Background: Some studies showed encouraging results on the efficacy and safety of penile traction therapy after Peyronie's disease (PD) surgery. The early traction therapy (ETT) could be an effective and safe approach to minimize penile shortening in patients undergoing PD surgery. Aim: To evaluate the feasibility, efficacy, and safety of a novel penile splint as ETT in patients with PD undergoing grafting techniques. Methods: Patients with PD underwent plaque incision and grafting technique; at the end of the procedure, a novel penile splint (ETT) was applied to all patient. The device consisted of 2 10CH intubating stylets, self-adapted to each patient, that kept the penis stretched with the aid of non-absorbable sutures. The total expense for the materials needed to build each penile splint was less than 15 euros. This active traction was maintained for 1-3 weeks; then, we removed the stitches leaving the device on-site for a passive traction. Within 3-4 weeks from surgery, the penile splint was replaced by a standard penile traction device. Outcomes: The main outcomes evaluated at 6 months included stretched penile length (SPL), penile curvature, International Index of Erectile Function-erectile function (IIEF-EF) domain, patient satisfaction, and time to first satisfactory sexual intercourse. Results: A total of 46 patients were enrolled. The median preoperative IIEF-EF, penile curvature, and SPL were 27 points, 70 degrees, and 13 cm, respectively. The median follow-up was 15 months. The median postoperative IIEF-EF was 25 points (P < .001). The median residual penile curvature was 10 degrees (P < .001). The median postoperative SPL was 13 cm (P = .269). 8 patients (17.4%) lost 1 cm of SPL; no shortening greater than 1 cm was recorded. The median time to first satisfactory sexual intercourse and patient satisfaction score was 6 weeks and 9 points, respectively. Clinical Implications: Our results could pave the way for a new line of research, which in turn could lead to an improvement in the postoperative management of the patient undergoing surgery for PD. Strength & Limitations: This is the first study evaluating the ETT after PD surgery. The main limitation of this study is the lack of a randomized control group. Other weaknesses are the small sample size and the short follow-up time. Conclusion: Our novel penile splint is inexpensive, easy to assemble, and adaptable to the patient. ETT using this novel device, followed by standard traction therapy, seems to be feasible, effective, and safe. Copyright (C) 2020, International Society for Sexual Medicine. Published by Elsevier Inc. All rights reserved.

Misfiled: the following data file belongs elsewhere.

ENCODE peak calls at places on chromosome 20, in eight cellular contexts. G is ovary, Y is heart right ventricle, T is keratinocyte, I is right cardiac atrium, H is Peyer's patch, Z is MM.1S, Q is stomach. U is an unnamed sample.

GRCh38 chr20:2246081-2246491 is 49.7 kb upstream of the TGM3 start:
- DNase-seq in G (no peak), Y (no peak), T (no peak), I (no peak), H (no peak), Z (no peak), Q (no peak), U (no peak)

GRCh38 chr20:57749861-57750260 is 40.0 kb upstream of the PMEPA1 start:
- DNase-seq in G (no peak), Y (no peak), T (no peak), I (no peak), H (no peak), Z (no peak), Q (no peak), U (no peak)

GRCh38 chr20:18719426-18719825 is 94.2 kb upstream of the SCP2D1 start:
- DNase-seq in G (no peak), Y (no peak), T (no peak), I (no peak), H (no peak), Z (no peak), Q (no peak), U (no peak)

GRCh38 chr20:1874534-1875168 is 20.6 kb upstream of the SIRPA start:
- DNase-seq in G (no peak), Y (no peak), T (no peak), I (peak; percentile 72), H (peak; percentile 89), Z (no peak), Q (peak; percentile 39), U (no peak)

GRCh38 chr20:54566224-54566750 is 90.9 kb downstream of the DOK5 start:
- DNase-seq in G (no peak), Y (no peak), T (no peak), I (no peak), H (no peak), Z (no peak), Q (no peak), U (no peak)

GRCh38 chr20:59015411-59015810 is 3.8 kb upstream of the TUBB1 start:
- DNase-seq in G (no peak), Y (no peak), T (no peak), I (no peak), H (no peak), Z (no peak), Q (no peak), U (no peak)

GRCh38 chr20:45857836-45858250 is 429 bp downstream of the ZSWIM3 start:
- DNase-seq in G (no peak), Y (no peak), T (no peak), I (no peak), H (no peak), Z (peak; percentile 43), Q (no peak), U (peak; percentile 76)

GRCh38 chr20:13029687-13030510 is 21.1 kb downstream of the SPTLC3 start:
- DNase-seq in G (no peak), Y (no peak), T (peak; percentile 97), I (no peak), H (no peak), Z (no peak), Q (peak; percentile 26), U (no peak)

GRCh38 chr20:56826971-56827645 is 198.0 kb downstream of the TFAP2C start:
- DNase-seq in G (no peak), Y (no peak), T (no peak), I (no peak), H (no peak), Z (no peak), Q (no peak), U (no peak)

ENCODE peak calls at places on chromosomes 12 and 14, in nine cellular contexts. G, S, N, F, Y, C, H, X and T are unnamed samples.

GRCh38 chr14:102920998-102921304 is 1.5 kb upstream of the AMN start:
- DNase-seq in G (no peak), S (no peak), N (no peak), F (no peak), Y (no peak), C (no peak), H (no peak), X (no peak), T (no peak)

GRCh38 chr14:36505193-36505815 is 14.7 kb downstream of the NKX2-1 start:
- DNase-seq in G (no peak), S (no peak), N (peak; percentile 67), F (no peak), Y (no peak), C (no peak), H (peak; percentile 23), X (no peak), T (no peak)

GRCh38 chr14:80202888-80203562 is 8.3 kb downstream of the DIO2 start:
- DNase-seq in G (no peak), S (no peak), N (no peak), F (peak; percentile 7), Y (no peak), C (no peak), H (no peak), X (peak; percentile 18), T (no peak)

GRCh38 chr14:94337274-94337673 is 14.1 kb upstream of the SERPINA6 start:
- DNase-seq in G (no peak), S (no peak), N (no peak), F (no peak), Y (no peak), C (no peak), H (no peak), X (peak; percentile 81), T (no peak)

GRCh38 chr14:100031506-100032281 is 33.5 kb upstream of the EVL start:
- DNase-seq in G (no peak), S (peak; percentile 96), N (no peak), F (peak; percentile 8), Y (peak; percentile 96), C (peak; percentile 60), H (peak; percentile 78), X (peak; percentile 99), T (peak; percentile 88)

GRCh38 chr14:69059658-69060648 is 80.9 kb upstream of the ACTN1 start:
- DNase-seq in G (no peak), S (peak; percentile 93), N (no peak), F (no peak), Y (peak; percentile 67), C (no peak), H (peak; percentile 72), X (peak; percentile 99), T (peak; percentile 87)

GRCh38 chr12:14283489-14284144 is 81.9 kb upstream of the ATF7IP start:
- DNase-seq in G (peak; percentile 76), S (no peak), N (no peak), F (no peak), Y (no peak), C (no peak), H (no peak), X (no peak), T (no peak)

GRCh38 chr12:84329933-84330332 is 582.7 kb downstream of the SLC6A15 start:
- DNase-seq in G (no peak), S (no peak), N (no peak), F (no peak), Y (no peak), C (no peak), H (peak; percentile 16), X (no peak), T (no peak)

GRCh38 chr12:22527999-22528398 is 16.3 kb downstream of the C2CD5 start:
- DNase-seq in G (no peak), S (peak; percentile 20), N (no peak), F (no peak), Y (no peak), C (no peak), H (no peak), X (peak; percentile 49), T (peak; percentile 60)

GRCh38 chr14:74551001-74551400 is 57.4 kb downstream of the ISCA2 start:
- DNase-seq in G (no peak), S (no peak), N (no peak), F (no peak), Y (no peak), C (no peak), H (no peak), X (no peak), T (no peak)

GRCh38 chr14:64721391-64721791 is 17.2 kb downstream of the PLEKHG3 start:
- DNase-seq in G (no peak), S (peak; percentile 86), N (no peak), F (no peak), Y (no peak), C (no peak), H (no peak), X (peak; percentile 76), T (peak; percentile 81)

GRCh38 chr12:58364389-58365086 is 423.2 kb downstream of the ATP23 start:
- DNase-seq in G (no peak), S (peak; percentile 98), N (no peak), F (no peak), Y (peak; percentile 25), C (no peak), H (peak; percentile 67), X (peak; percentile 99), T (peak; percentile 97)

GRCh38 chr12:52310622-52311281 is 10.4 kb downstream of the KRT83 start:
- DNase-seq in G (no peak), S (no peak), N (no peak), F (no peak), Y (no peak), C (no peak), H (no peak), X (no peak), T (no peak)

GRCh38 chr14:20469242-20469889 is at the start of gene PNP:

A Novel Penile Splint as Early Traction Therapy After Grafting Techniques for Peyronie's Disease

Manfredi C;
2020

Abstract

Background: Some studies showed encouraging results on the efficacy and safety of penile traction therapy after Peyronie's disease (PD) surgery. The early traction therapy (ETT) could be an effective and safe approach to minimize penile shortening in patients undergoing PD surgery. Aim: To evaluate the feasibility, efficacy, and safety of a novel penile splint as ETT in patients with PD undergoing grafting techniques. Methods: Patients with PD underwent plaque incision and grafting technique; at the end of the procedure, a novel penile splint (ETT) was applied to all patient. The device consisted of 2 10CH intubating stylets, self-adapted to each patient, that kept the penis stretched with the aid of non-absorbable sutures. The total expense for the materials needed to build each penile splint was less than 15 euros. This active traction was maintained for 1-3 weeks; then, we removed the stitches leaving the device on-site for a passive traction. Within 3-4 weeks from surgery, the penile splint was replaced by a standard penile traction device. Outcomes: The main outcomes evaluated at 6 months included stretched penile length (SPL), penile curvature, International Index of Erectile Function-erectile function (IIEF-EF) domain, patient satisfaction, and time to first satisfactory sexual intercourse. Results: A total of 46 patients were enrolled. The median preoperative IIEF-EF, penile curvature, and SPL were 27 points, 70 degrees, and 13 cm, respectively. The median follow-up was 15 months. The median postoperative IIEF-EF was 25 points (P < .001). The median residual penile curvature was 10 degrees (P < .001). The median postoperative SPL was 13 cm (P = .269). 8 patients (17.4%) lost 1 cm of SPL; no shortening greater than 1 cm was recorded. The median time to first satisfactory sexual intercourse and patient satisfaction score was 6 weeks and 9 points, respectively. Clinical Implications: Our results could pave the way for a new line of research, which in turn could lead to an improvement in the postoperative management of the patient undergoing surgery for PD. Strength & Limitations: This is the first study evaluating the ETT after PD surgery. The main limitation of this study is the lack of a randomized control group. Other weaknesses are the small sample size and the short follow-up time. Conclusion: Our novel penile splint is inexpensive, easy to assemble, and adaptable to the patient. ETT using this novel device, followed by standard traction therapy, seems to be feasible, effective, and safe. Copyright (C) 2020, International Society for Sexual Medicine. Published by Elsevier Inc. All rights reserved.
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Utilizza questo identificativo per citare o creare un link a questo documento: http://hdl.handle.net/11591/466789
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